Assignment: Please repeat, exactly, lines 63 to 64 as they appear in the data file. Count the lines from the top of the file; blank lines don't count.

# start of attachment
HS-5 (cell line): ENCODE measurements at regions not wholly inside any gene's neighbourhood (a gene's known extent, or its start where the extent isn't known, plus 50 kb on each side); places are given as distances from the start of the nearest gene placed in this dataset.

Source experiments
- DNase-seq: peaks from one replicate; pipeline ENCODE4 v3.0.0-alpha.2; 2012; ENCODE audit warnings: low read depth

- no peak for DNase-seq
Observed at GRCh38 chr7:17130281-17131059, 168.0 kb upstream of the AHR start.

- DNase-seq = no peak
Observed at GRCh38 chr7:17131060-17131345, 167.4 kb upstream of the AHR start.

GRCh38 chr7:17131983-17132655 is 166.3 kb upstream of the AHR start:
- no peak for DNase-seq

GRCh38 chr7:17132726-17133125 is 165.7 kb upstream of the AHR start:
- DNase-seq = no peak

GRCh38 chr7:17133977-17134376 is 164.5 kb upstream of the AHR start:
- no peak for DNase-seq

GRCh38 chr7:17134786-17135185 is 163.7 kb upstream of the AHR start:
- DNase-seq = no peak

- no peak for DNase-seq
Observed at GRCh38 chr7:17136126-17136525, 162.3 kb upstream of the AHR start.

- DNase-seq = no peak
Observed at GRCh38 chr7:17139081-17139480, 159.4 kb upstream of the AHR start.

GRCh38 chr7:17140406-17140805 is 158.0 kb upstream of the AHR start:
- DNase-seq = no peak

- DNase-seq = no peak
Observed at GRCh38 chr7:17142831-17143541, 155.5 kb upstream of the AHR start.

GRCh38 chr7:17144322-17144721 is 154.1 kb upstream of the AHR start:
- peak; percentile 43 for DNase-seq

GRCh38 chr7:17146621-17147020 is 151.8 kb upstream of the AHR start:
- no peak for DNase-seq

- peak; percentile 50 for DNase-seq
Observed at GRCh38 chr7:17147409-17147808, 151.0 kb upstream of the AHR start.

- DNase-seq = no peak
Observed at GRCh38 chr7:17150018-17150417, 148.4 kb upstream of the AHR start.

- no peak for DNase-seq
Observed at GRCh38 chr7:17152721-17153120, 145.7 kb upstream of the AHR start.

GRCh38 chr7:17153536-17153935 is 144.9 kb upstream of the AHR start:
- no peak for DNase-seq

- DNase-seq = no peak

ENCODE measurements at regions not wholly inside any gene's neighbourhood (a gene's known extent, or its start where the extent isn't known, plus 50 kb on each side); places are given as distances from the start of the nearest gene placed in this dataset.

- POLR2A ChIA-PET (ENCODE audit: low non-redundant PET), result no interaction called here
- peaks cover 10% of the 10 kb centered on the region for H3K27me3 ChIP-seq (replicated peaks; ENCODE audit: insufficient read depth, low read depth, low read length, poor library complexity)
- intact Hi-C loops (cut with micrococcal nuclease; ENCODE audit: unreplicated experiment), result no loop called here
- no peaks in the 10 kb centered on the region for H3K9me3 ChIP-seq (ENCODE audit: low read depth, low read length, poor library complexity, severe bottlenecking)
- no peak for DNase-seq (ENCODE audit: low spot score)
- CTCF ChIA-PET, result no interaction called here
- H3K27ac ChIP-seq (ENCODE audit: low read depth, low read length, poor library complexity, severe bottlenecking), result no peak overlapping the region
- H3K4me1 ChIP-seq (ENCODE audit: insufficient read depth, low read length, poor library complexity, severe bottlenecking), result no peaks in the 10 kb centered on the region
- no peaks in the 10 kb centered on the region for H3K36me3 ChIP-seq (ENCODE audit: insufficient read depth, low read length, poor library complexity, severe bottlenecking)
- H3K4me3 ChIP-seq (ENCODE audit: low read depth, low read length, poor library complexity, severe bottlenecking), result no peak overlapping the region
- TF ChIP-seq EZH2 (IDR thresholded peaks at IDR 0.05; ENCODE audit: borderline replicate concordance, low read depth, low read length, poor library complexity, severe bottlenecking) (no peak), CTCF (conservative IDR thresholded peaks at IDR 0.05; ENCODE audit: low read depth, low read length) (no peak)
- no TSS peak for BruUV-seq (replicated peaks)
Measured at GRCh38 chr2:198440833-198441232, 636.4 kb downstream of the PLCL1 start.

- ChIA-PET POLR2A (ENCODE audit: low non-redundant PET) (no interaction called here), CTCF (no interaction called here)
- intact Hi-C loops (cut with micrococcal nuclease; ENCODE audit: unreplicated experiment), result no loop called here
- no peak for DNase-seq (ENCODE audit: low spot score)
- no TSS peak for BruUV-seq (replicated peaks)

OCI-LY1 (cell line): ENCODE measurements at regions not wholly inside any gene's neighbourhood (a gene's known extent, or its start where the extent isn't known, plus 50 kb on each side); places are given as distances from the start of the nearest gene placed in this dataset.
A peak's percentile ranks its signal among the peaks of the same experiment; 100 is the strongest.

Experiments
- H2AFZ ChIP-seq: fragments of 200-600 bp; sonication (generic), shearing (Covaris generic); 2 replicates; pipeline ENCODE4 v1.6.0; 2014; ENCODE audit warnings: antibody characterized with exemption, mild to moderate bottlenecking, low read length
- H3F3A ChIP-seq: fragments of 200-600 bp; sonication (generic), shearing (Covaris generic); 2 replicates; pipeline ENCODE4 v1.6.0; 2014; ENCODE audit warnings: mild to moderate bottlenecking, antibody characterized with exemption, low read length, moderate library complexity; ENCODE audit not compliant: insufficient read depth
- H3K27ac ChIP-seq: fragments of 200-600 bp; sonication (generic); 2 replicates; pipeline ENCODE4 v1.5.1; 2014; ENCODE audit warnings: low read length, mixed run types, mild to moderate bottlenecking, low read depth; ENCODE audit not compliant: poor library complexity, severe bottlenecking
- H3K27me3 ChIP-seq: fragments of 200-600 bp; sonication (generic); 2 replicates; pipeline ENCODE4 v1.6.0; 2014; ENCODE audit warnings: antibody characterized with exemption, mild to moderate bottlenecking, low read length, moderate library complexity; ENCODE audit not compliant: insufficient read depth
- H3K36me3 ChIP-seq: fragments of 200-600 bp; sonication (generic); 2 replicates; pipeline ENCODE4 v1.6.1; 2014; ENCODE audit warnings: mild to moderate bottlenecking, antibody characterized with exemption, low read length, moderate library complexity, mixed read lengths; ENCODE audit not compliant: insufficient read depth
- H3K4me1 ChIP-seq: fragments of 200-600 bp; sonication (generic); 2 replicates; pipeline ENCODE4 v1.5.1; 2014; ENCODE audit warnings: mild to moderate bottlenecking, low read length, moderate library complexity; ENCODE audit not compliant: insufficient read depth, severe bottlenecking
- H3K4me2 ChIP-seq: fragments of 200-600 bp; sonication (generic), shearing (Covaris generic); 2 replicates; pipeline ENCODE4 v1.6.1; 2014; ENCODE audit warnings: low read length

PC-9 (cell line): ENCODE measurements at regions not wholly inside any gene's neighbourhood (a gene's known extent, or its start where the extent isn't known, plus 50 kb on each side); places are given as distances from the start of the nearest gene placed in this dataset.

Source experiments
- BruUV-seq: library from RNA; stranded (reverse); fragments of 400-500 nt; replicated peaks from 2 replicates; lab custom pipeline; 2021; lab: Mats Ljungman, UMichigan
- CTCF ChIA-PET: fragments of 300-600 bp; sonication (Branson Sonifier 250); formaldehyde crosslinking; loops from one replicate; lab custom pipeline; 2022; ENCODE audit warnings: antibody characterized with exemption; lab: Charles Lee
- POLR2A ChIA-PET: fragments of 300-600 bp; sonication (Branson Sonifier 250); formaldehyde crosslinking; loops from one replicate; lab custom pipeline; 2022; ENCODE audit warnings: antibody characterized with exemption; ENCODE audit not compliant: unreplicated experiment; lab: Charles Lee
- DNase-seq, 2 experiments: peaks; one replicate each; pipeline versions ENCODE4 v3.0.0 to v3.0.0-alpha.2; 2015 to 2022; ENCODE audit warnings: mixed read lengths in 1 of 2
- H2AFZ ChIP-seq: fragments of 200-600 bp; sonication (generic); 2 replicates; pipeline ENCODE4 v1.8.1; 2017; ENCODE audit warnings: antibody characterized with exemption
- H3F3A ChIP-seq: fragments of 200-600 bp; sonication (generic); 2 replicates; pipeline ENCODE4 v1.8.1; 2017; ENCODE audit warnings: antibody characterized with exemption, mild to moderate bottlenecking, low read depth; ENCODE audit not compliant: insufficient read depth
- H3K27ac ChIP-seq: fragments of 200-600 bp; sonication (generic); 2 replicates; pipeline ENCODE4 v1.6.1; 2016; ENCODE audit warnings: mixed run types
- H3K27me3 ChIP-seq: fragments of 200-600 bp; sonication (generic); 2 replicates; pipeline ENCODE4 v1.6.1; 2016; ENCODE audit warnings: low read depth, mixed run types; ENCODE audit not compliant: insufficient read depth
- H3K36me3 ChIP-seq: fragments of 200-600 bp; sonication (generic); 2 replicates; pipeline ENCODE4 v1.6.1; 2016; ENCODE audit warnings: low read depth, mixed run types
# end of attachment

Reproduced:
- H3K4me1 ChIP-seq: fragments of 200-600 bp; sonication (generic); 2 replicates; pipeline ENCODE4 v1.5.1; 2014; ENCODE audit warnings: mild to moderate bottlenecking, low read length, moderate library complexity; ENCODE audit not compliant: insufficient read depth, severe bottlenecking
- H3K4me2 ChIP-seq: fragments of 200-600 bp; sonication (generic), shearing (Covaris generic); 2 replicates; pipeline ENCODE4 v1.6.1; 2014; ENCODE audit warnings: low read length